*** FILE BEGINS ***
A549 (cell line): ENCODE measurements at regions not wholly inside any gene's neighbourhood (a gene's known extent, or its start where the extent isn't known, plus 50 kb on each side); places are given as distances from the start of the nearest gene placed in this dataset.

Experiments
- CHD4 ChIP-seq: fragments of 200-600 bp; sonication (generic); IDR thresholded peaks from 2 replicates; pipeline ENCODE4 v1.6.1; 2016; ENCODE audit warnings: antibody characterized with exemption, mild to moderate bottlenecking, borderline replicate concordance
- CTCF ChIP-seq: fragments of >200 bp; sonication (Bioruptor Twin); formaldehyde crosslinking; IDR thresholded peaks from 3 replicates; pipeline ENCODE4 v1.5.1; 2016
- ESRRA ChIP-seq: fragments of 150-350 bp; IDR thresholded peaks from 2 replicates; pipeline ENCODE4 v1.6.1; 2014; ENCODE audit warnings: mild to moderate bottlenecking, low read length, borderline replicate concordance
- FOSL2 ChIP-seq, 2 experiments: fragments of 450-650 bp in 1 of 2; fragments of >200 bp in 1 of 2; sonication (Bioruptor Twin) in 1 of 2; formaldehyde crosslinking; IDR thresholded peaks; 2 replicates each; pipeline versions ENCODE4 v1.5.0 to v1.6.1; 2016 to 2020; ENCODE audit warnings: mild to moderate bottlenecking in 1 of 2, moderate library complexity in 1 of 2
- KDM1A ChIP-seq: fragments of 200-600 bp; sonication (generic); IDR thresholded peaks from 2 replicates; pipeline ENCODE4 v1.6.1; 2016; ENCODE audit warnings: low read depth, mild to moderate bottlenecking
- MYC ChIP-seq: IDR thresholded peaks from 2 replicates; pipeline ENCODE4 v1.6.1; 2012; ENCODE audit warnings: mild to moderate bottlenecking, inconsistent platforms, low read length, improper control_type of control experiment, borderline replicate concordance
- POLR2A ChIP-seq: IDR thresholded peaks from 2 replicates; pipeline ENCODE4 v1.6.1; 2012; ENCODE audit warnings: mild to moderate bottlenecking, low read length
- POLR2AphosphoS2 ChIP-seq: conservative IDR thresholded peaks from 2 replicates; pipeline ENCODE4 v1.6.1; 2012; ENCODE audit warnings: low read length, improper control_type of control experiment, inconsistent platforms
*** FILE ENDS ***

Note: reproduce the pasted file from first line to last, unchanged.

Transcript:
A549 (cell line): ENCODE measurements at regions not wholly inside any gene's neighbourhood (a gene's known extent, or its start where the extent isn't known, plus 50 kb on each side); places are given as distances from the start of the nearest gene placed in this dataset.

Experiments
- CHD4 ChIP-seq: fragments of 200-600 bp; sonication (generic); IDR thresholded peaks from 2 replicates; pipeline ENCODE4 v1.6.1; 2016; ENCODE audit warnings: antibody characterized with exemption, mild to moderate bottlenecking, borderline replicate concordance
- CTCF ChIP-seq: fragments of >200 bp; sonication (Bioruptor Twin); formaldehyde crosslinking; IDR thresholded peaks from 3 replicates; pipeline ENCODE4 v1.5.1; 2016
- ESRRA ChIP-seq: fragments of 150-350 bp; IDR thresholded peaks from 2 replicates; pipeline ENCODE4 v1.6.1; 2014; ENCODE audit warnings: mild to moderate bottlenecking, low read length, borderline replicate concordance
- FOSL2 ChIP-seq, 2 experiments: fragments of 450-650 bp in 1 of 2; fragments of >200 bp in 1 of 2; sonication (Bioruptor Twin) in 1 of 2; formaldehyde crosslinking; IDR thresholded peaks; 2 replicates each; pipeline versions ENCODE4 v1.5.0 to v1.6.1; 2016 to 2020; ENCODE audit warnings: mild to moderate bottlenecking in 1 of 2, moderate library complexity in 1 of 2
- KDM1A ChIP-seq: fragments of 200-600 bp; sonication (generic); IDR thresholded peaks from 2 replicates; pipeline ENCODE4 v1.6.1; 2016; ENCODE audit warnings: low read depth, mild to moderate bottlenecking
- MYC ChIP-seq: IDR thresholded peaks from 2 replicates; pipeline ENCODE4 v1.6.1; 2012; ENCODE audit warnings: mild to moderate bottlenecking, inconsistent platforms, low read length, improper control_type of control experiment, borderline replicate concordance
- POLR2A ChIP-seq: IDR thresholded peaks from 2 replicates; pipeline ENCODE4 v1.6.1; 2012; ENCODE audit warnings: mild to moderate bottlenecking, low read length
- POLR2AphosphoS2 ChIP-seq: conservative IDR thresholded peaks from 2 replicates; pipeline ENCODE4 v1.6.1; 2012; ENCODE audit warnings: low read length, improper control_type of control experiment, inconsistent platforms